Friday, June 02, 2006

Fiction is Dead

Okay, so the title's a bit dramatic. But it's true. Not for kids. Kids' fiction is going strong, as it has been for a very long time. Centuries, even. Harry Potter dominates the fictional scene. The Lord of the Rings series has sold many hundreds of thousands of copies lately. His Dark Materials woos many young readers with its grimly atheistic world. The list goes on. But what about adult fiction?

Sure, there's the usual range of murder mysteries and so on. Those will be with us to the end of the age. But what has happened to great adult literature, classics like those written by Stevenson and others decades ago? Where have the Steinbecks gone? The Poes? These authors of fiction, though often read by a younger crowd, spoke to larger realities of their world. Poe, for example, revealed through dreadful horror what a godless world looked like. Steinbeck captured the dust and dread of the Great Depression in his novels, picturing in sparse prose the despair of that age. Make no mistake--these works were often gobbled up by young audiences, but they expressed profoundly adult realities. In fact, contrary to what many would think, fictional literature of the past is some of the more philosophical writing you can find. Philosophy may be woven into character development and plot twists, but it's there.

This has changed today. Now, we don't read fictional stories. Or, if we do, we read pulp novels. John Grisham is one example. His novels don't communicate much in the way of philosophical argument. They are essentially entertainment by way of the written word. No, in this age, adult fiction has died. The agent of this death? The television and movie screen. Our generation has not lost the love of story that so characterized earlier generations. We, however, prefer our stories to be acted out on screen. We do not have time, or patience, or energy for a 500-page novel. Give it to us quick, give it us now, give it us flashy. Sorry, fiction. In case you hadn't noticed, you have passed from the world of adults. Did anyone notice?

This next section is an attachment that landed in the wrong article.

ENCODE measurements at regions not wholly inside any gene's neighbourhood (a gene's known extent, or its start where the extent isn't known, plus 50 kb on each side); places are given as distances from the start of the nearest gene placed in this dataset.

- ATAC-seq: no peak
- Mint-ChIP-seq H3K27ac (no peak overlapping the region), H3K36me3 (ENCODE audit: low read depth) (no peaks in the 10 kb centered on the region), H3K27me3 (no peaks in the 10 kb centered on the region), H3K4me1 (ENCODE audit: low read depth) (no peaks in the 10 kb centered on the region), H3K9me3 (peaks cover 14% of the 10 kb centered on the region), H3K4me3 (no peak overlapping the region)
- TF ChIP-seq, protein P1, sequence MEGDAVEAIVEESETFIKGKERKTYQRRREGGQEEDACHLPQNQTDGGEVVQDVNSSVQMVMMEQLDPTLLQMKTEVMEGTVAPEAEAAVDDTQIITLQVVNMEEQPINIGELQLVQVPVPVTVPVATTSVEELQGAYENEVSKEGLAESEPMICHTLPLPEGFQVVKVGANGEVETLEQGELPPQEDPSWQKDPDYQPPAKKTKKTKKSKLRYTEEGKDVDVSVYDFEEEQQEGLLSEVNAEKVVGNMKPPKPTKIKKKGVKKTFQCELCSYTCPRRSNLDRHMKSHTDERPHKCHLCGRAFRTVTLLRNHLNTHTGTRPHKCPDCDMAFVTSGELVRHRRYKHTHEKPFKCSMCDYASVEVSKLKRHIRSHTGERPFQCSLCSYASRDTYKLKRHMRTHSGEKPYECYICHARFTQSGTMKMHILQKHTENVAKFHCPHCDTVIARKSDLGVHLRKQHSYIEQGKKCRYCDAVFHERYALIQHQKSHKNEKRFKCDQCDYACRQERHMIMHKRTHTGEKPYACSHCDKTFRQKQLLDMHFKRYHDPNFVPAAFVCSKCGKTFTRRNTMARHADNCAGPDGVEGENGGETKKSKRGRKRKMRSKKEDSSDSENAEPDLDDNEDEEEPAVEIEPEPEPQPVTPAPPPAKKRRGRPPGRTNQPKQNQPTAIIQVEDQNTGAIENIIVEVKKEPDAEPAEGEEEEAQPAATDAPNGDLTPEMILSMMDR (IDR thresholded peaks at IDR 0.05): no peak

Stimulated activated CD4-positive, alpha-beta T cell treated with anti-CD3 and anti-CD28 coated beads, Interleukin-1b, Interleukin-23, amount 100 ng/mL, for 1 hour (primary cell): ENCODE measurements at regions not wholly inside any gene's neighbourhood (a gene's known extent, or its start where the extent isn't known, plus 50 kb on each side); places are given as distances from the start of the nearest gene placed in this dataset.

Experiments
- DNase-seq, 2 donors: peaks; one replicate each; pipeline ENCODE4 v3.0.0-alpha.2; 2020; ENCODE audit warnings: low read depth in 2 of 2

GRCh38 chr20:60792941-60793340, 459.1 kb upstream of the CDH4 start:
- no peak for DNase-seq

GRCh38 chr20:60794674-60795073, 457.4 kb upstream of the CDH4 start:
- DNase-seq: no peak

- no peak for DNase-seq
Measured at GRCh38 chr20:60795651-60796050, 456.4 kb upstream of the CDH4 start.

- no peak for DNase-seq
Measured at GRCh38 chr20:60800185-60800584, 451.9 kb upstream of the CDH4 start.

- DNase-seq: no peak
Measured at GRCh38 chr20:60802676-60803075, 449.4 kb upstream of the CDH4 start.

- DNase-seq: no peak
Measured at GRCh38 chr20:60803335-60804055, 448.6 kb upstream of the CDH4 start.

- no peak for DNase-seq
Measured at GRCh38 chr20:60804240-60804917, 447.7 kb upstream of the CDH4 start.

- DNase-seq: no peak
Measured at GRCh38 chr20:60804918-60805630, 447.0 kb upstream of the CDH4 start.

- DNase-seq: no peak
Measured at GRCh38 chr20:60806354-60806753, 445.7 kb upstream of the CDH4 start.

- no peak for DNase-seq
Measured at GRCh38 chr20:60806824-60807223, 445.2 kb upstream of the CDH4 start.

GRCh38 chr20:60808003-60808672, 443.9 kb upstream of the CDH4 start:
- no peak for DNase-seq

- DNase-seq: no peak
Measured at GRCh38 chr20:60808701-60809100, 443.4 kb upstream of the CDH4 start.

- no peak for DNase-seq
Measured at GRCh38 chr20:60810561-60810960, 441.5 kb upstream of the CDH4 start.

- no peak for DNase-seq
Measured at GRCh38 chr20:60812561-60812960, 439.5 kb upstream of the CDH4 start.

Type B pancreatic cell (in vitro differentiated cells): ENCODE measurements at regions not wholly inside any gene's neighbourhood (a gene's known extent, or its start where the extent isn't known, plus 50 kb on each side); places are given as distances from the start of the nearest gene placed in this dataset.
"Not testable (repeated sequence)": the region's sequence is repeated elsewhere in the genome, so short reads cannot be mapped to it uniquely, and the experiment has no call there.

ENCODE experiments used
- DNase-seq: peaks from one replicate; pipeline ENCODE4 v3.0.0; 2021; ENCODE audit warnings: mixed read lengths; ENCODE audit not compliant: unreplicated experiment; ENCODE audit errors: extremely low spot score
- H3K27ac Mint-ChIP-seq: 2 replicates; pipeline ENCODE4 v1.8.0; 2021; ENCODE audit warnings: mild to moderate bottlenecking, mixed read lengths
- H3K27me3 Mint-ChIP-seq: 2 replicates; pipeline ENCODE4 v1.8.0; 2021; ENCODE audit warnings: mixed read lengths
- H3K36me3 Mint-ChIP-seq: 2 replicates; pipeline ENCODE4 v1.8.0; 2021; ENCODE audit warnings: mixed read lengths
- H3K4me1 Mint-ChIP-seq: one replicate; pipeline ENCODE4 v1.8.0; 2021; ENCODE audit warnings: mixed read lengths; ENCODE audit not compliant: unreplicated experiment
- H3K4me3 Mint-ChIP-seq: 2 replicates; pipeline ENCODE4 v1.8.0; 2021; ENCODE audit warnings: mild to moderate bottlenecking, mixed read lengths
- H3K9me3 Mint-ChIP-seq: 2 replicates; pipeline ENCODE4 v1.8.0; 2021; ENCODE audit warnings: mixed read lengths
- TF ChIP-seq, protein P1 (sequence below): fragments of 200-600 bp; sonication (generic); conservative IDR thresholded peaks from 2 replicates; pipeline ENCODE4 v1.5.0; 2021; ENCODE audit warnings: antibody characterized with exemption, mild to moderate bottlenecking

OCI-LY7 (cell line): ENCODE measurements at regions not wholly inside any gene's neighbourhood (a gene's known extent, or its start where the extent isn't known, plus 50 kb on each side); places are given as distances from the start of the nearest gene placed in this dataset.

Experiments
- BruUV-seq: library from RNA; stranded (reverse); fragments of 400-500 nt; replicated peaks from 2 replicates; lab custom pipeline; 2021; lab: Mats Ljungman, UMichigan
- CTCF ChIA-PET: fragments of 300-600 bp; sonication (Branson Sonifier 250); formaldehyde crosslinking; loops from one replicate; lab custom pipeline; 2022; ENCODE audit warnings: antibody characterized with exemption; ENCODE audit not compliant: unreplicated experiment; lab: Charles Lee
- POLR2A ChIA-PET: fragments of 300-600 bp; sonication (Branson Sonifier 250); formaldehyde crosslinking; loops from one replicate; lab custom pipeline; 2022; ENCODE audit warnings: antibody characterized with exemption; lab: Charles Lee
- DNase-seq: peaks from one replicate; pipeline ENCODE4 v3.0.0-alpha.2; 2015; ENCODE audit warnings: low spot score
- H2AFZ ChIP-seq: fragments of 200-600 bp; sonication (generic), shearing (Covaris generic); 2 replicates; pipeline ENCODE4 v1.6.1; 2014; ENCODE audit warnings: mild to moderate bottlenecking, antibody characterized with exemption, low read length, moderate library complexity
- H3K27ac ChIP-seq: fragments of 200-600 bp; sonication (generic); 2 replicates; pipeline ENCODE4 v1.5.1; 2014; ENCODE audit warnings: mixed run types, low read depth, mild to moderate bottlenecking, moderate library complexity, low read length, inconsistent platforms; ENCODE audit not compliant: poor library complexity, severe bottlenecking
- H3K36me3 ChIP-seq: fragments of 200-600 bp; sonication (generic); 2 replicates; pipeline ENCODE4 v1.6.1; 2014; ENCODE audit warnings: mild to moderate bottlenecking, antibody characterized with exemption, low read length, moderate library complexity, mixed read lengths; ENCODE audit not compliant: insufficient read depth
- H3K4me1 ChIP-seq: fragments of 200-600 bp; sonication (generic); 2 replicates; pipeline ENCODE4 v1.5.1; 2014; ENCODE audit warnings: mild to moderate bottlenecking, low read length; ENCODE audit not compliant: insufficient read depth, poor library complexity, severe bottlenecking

Anonymous Anonymous said...

Read Gilead (M. Robbinson); there is yet some good fiction. BC.

5:31 PM  
Anonymous Anonymous said...

There is one librarian in the state of Maine who might disagree with you! Have you read an Anne Tyler novel, or Kite Runner or...?
There are still some wonderful books being written but alas, not nearly as many readers!

5:02 AM  
Blogger Kacie said...

I think Amy Tan is brilliant, and Gabriel Garcia Marquez. I prefer to stick to ancient literature, so I'm afraid I can't name any more good modern authors, but I'm sure they're out there.

8:10 AM  
Anonymous Anonymous said...

Hi....I know this is random, because you've never met me, but I'm a friend of Bethany's. I had to comment because I completely agree with you and have discussed this to a few people. I recently graduated with a degree in English and it frustrated me that the most recent (good) fiction I read in my classes came out of Modernism. However, there are plenty of literary theory critics that are amazing and their works are largely philosophically based, but they're almost always referring back to writers such as Shakespeare, Donne, or others that have come long before.
-Elizabeth C.

12:16 PM  
Anonymous Anonymous said...

Two words: Tom Wolfe. A morally serious, philosophically challenging plotting genius and wordsmith. I think in 50 years critics will look on Wolfe as the greatest writer of our time.

5:51 PM  

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